Appeal from order of Court of Common Pleas of Montgomery County, No. 68-14456, in case of George L. Clevenstein v. John M. Rizzuto et al.
Curtis Wright, with him Mason, Avrigian and Stefan, Timoney, Knox & Avrigian, for appellant.
No oral argument was made nor brief submitted for appellee.
Bell, C. J., Jones, Cohen, Eagen, O'Brien, Roberts and Pomeroy, JJ. Opinion by Mr. Justice Eagen. Mr. Justice Jones dissents.
An automobile, operated by John M. Rizzuto, collided with a motor bike, operated by George L. Clevenstein, at the intersection of Haws Avenue and West Lafayette Street in the City of Norristown. Clevenstein was seriously injured in the accident, and he sued Rizzuto for damages. His complaint alleged, inter alia, that Rizzuto drove his automobile into the intersection from West Lafayette Street, which is controlled by a stop sign, without maintaining "a reasonable lookout" for the presence of other vehicles coming into the intersection
from Haws Avenue, a through street, and this negligence caused the collision.
Rizzuto filed a complaint to join Warren I. Williams as an additional defendant in the action. He alleged that an automobile owned by Williams was so "carelessly and negligently" parked on Haws Avenue "immediately north of the intersection" as to obstruct Rizzuto's view at the intersection; that as a result, Rizzuto was forced to proceed into the intersection to ascertain if any traffic were approaching; that the Williams automobile was parked in violation of the provisions of the Motor Vehicle Code of Pennsylvania; and, that the parking of the automobile in such a location was the "sole" cause of the collision between the Clevenstein and Rizzuto vehicles.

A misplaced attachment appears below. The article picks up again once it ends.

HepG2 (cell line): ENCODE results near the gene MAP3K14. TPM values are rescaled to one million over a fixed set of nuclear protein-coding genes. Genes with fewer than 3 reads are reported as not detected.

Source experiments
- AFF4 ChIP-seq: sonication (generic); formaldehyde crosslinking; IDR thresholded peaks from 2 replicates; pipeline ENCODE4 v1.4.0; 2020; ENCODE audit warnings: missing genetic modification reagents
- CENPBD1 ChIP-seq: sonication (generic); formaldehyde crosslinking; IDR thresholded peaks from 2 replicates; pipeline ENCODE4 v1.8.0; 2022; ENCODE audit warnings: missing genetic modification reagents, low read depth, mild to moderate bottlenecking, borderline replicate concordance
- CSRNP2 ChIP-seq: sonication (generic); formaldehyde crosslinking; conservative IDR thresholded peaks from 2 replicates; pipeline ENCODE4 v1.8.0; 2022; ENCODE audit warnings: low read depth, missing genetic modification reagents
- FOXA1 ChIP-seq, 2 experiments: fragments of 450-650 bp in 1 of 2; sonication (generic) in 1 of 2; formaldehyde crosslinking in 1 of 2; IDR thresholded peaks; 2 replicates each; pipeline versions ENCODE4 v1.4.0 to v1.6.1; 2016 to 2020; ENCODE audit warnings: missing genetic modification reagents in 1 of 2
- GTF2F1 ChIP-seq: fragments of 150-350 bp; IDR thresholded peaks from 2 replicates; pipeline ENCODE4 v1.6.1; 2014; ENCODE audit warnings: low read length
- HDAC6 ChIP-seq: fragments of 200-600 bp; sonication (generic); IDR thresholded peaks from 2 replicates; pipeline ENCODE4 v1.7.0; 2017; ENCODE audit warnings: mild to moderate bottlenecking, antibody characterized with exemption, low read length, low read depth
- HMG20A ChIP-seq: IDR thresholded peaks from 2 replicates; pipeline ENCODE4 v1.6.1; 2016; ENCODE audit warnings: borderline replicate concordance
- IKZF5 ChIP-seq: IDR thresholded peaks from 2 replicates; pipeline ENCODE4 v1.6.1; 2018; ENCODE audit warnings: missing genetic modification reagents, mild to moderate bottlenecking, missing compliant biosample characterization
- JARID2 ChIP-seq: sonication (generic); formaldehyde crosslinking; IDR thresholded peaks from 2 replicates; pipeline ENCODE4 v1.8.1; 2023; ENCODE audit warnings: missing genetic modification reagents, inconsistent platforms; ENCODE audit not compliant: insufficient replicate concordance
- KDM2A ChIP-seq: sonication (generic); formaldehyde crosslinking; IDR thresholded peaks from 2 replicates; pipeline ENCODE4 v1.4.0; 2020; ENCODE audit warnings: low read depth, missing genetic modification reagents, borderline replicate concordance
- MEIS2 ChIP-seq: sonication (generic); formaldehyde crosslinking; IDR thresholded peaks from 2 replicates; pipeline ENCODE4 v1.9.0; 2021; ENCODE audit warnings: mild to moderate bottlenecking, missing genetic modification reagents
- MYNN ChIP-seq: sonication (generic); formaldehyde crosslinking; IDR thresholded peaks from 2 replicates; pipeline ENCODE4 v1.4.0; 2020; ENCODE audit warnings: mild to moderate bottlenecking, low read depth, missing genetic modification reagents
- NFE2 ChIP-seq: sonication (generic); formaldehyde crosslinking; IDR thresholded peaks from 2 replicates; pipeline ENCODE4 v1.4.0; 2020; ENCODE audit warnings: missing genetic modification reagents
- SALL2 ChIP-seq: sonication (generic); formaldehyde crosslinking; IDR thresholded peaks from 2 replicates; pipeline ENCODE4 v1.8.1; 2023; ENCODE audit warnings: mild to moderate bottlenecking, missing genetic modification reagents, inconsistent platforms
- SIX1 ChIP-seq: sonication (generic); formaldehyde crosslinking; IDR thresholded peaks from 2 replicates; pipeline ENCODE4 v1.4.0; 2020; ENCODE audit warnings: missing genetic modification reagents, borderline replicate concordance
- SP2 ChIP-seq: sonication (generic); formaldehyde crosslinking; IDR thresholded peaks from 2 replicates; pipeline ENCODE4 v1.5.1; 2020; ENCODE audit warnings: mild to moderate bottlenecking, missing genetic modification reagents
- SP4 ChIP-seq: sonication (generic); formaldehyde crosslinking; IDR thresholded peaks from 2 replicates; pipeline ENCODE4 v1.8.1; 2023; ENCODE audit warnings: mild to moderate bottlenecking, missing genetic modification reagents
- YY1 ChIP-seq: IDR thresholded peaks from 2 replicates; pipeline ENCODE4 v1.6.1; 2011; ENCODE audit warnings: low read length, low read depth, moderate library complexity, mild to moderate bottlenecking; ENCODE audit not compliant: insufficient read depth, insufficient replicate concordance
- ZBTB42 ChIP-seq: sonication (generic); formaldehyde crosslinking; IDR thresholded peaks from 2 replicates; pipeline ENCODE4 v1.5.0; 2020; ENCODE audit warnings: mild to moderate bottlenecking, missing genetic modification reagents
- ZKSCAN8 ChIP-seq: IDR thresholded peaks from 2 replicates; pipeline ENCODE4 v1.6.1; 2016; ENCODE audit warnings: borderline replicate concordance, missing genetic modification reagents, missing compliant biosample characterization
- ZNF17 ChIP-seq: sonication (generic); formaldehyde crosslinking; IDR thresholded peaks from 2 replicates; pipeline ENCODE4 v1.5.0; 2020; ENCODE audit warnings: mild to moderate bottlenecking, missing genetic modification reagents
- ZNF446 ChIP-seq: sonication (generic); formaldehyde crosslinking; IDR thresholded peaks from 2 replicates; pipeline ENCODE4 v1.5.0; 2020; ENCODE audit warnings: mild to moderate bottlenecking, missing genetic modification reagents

Williams filed preliminary objections to the Rizzuto complaint in the nature of a demurrer alleging that it did not state a valid cause of action. These objections were sustained in the court below, and Rizzuto filed this appeal. We reverse.
Preliminary objections to a complaint in the nature of a demurrer admit as true all well-pleaded material facts set forth in the complaint, as well as all inferences reasonably deducible therefrom, but not the pleader's conclusions of law: Eden Roc Country Club v. Mullhauser, 416 Pa. 61, 204 A.2d 465 (1964); Lerman v. Rudolph, 413 Pa. 555, 198 A.2d 532 (1964). And in determining whether or not a demurrer should be sustained, two standards must be borne in mind: (1) The question at issue is not whether the complaint is so clear in form and specification as to require no amendment before the plaintiff (here the original defendant) is entitled to proceed to trial,*fn1 but whether,
upon the facts averred, the law says with certainty that no recovery is permitted; and, (2) Where a doubt exists as to whether a demurrer should be sustained, this should be resolved in favor of overruling it: Birl v. Philadelphia Electric Co., 402 Pa. 297, 167 A.2d 472 (1960); Adams v. Speckman, 385 Pa. ...